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Relocate Folder Redirection and Roaming User Profiles

Updated: October 25, 2010

Applies To: Windows Server 2008, Windows Server 2008 R2

If you are using Folder Redirection or roaming user profiles, you might need to relocate the network paths for them before the domain rename operation. If you place Folder Redirection or roaming user profiles (and the home directory) on a network location by using a domain-based, Distributed File System (DFS) namespace, renaming the domain invalidates the path to this domain-based namespace, and Folder Redirection or roaming user profiles that use this path stop working. For roaming user profiles, this prevents user logons until the paths are fixed.

However, if the NetBIOS name of a domain is used to connect to a domain-based DFS namespace and the NetBIOS name of the domain is not changed during a domain rename operation, the path to the domain-based DFS namespace continues to be valid. The same is true for the fully qualified domain name (FQDN); if the FQDN name of a domain is used to connect to a domain-based DFS namespace and the FQDN name of the domain is not changed during a domain rename operation, the path to the domain-based DFS namespace continues to be valid. If you are not using DFS namespaces at all and paths are not specified to server names using FQDNs, the paths will continue to be valid.

The following table lists some examples where the path to a domain-based DFS namespace remains valid after a domain rename and where it must be updated. In these examples, the FQDN of the existing domain is Contoso.com and the NetBIOS name is CORP-DOM.

 

New domain name DFS paths Server paths

New FQDN name:

Tailspintoys.com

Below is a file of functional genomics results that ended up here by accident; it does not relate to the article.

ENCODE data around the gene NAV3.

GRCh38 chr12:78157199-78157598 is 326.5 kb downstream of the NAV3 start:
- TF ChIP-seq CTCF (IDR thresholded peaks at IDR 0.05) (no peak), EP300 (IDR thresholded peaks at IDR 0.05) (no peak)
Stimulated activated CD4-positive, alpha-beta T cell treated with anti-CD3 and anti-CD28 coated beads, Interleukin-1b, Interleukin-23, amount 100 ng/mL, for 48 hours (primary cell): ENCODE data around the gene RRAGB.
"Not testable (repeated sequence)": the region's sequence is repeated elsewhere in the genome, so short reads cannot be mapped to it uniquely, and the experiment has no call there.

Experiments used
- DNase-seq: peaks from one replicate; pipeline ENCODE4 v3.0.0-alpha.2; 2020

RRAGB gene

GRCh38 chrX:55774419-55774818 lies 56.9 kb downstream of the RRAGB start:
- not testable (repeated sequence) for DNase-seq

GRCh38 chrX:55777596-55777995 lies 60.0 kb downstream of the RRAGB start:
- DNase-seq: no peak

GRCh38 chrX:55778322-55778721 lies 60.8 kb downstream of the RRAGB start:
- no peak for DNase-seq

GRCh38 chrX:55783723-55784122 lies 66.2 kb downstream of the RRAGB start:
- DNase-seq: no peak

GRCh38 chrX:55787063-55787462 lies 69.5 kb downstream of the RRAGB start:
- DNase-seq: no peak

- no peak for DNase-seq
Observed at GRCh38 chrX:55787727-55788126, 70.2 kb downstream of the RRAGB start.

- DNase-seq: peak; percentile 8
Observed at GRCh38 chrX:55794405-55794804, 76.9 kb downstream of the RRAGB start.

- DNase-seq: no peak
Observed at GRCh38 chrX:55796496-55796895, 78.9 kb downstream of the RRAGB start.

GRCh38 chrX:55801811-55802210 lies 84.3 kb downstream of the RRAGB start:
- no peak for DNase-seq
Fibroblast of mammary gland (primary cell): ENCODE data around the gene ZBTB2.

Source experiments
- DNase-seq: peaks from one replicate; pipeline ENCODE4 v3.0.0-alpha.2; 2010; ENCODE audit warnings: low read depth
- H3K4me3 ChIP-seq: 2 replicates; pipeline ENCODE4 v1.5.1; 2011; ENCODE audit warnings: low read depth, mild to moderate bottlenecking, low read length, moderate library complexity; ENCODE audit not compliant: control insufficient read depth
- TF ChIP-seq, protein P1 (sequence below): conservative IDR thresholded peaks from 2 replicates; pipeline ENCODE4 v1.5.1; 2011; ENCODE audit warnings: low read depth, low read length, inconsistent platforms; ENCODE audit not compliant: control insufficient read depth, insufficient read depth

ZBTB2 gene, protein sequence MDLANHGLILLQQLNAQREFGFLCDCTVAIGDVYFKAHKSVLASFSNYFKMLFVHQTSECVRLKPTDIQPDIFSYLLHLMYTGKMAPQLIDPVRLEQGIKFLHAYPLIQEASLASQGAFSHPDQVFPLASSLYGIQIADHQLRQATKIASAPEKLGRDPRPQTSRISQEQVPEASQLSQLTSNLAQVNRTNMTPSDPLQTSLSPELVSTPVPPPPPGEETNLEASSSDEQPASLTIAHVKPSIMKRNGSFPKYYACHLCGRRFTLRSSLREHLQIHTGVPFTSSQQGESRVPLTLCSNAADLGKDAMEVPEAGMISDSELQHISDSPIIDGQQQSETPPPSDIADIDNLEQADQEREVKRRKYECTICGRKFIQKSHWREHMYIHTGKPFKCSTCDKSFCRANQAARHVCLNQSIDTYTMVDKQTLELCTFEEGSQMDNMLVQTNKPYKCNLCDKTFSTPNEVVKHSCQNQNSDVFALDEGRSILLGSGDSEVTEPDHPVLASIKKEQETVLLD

DFS path that does not have to be updated:

\\CORP-DOM\profiles\department\%username%

DFS path that has to be updated:

\\CONTOSO.COM\profiles\department\%username%

Server path that does not have to be updated:

\\CON-FIL01\profiles\department\%username%

Server path that has to be updated:

\\CON-FIL01.CONTOSO.COM\profiles\department\%username%

New NETBIOS name:

CONTOSO-DOM

DFS path that does not have to be updated:

\\CONTOSO.COM\profiles\department\%username%

DFS path that has to be updated:

\\CONTOSO-DOM\profiles\department\%username%

Server path that does not have to be updated:

\\CON-FIL01.CONTOSO.COM\profiles\department\%username%

Another server path that does not have to be updated:

\\CON-FIL01\profiles\department\%username%

New FQDN name:

TAILSPINTOYS.COM

New NETBIOS name:

CONTOSO-DOM

DFS path that has to be updated:

\\CONTOSO-DOM\profiles\department\%username%

Another DFS path that has to be updated:

\\CONTOSO.COM\profiles\department\%username%

Server path that does not have to be updated:

\\CON-FIL01\profiles\department\%username%

Server path that has to be updated:

\\CON-FIL01.CONTOSO.COM\profiles\department\%username%

If the domain rename operation will change both the NetBIOS name and the FQDN, you have to decide how to relocate the network paths to a domain-based DFS namespace for Folder Redirection or roaming user profiles. You can relocate them to a new domain-based DFS namespace that matches the new name of the domain, or you can relocate them to a stand-alone DFS namespace.

In general, relocating the network paths to a new domain-based DFS namespace is a recommended long-term solution. But in the case of roaming user profiles, users are unable to log on until the domain rename operation is complete. To minimize the downtime for users of computers that run Windows Vista or Windows 7, you can use Group Policy to set the new network paths.

If your client computers are running a version of Windows earlier than Windows Vista or if the potential downtime during the domain rename operation is unacceptable, you can relocate the network paths to a stand-alone DFS namespace that is hosted on a Windows Failover Cluster. This option provides these additional advantages:

  • You can build the name hierarchy in advance to match the domain-based DFS namespace structure.

  • You make uniform changes to user properties for a smooth transition.

  • You can move over the user paths without copying data, which can easily be hundreds of gigabytes (GBs).

  • After the domain rename is complete, you can move back to a new domain-based DFS namespace in the same way.

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